This year is particularly important for aviation’s climate action. At the end of September, representatives of the world’s governments will convene at the 39th International Civil Aviation Organization (ICAO) Assembly to enter into final negotiations on a global scheme for offsetting aviation CO2 emissions. If they agree on a measure, as we in the industry have consistently urged, commercial aviation will be the first sector to deploy such a global market mechanism.

But this will not signal the end of our climate action checklist. And it is not the beginning, either. Aviation has always had a focus on efficiency. Today’s modern aircraft are over 80% more fuel efficient than the first jets. A flight taken today will produce roughly half the emissions that the same flight would have in 1990. Initially, this drive toward greater fuel efficiency was purely driven by economics, as airlines strived to cut fuel consumption. This is still important, but now we have another incentive: reducing our CO2 emissions.

We know this challenge cannot be approached on an individual basis. All sectors of aviation (airlines, airports, manufacturers and air traffic management) must work together to make real environmental progress. This is why industry leaders from these sectors came together in 2008 to announce a set of three global goals aimed at reducing CO2 emissions in the short, medium and long terms. These goals will be achieved through a four-pillar strategy of technology, operational efficiencies, infrastructure improvements and a global market-based measure. There is no silver bullet. All opportunities must be explored.

The first of these goals is to achieve an average annual fleetwide fuel efficiency improvement of 1.5% between 2009 and 2020. We are more than meeting this goal, with the average annual efficiency improvement of 2.4%. 

The second goal is to realize carbon-neutral growth from 2020 on, the subject of this year’s negotiations at the ICAO Assembly. The industry has been working hard to engage with governments to ensure that an agreement is reached at the meeting, and we are confident that governments will heed this call. 

The third goal looks further to the future. We aim to halve overall CO2 emissions by 2050, when compared to 2005 levels. The industry will achieve this goal mainly through technological developments. Each generation of aircraft is, on average, 20% more fuel efficient than the one it replaces and, every year, manufacturers spend an average of $15 billion on efficiency-related R&D. Indeed, we now have the first CO2 emissions standard for new aircraft; the agreement was reached during an ICAO meeting this past February  and, again, is supported by the industry.

Included, within the technology pillar of aviation’s strategy is the development and commercialization of sustainable alternative fuels. These fuels can be dropped into existing supplies as they become available. They do not require new equipment and can be up to 80% more fuel-efficient. They can be synthesized from a range of sustainable sources, from used cooking oil and municipal waste to forestry residue and algae. A number of airlines have operated commercial flights using sustainable alternative fuels and two major airports, Los Angeles and Oslo, have regular supplies of the fuel on-site. By the end of 2016, over 5,500 flights using these fuels will have been made.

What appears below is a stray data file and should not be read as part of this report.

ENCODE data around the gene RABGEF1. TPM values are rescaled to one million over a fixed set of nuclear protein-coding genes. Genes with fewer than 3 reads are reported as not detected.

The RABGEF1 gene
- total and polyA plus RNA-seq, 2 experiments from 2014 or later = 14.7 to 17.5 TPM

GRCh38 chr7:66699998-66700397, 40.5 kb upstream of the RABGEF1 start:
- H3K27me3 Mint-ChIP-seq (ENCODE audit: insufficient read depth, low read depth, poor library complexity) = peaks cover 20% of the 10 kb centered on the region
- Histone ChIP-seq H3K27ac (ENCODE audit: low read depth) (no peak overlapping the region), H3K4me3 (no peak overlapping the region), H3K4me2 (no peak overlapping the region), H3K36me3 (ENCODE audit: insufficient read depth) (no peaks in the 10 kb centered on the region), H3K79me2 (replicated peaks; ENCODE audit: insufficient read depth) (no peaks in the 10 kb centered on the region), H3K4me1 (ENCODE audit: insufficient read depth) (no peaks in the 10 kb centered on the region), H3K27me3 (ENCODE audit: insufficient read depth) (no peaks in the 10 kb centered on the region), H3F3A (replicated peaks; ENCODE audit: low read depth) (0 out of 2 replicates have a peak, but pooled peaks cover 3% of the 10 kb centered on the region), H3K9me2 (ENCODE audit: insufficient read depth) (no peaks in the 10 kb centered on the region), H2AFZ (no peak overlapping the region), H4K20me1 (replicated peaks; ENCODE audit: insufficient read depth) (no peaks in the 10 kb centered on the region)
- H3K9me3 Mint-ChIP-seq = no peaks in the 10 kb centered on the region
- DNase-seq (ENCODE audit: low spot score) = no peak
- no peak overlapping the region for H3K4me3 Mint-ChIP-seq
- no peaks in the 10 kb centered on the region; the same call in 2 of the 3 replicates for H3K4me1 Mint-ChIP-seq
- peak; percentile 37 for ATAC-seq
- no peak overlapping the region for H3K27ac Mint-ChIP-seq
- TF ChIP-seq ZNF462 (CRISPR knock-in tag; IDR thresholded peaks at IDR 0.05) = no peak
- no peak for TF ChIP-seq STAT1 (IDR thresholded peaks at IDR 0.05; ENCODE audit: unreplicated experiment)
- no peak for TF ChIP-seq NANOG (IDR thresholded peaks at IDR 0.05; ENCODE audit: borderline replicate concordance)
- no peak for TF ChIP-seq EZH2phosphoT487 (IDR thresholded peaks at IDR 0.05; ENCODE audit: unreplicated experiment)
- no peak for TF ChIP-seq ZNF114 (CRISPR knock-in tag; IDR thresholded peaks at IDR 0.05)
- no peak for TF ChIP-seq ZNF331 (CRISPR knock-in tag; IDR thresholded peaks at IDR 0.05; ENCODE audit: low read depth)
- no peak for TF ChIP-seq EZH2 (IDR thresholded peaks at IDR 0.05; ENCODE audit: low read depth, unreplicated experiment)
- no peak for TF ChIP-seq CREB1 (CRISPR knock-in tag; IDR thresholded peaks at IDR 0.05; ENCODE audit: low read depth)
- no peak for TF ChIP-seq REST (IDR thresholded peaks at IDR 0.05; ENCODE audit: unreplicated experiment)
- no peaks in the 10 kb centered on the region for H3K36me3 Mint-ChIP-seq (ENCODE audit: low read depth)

Some claim that the only solution to aviation’s climate challenge is to restrict flights and reduce connectivity. Aviation supports 62.7 million jobs and $2.7 trillion in global GDP. We transport a third of the world’s trade by value and half of all international tourists. More importantly, we help to connect people, families, businesses and communities in our global economy. To restrict demand through higher prices means cutting off this connectivity and going back to the days when only the rich could fly.

To do so would be an affront to small exporting businesses and rising middle classes around the developing world who rightfully aspire to travel and to see the world. We must find a way to balance our growth as a transport mode with the need to reduce the environmental burden this creates. This balance is exactly why we developed the global climate goals the way we did—and why we are pushing governments so hard to reach agreement on a global offsetting scheme for aviation at the ICAO assembly this year.

Here, then, is the delicate line between two responsibilities that the industry treads: the responsibility to protect the environment and the responsibility to help the global community enjoy growth and prosperity and create opportunity. No one said it would be easy, but it is possible.

Michael Gill is the executive director of the Air Transport Action Group. His views are not necessarily those of Aviation Week.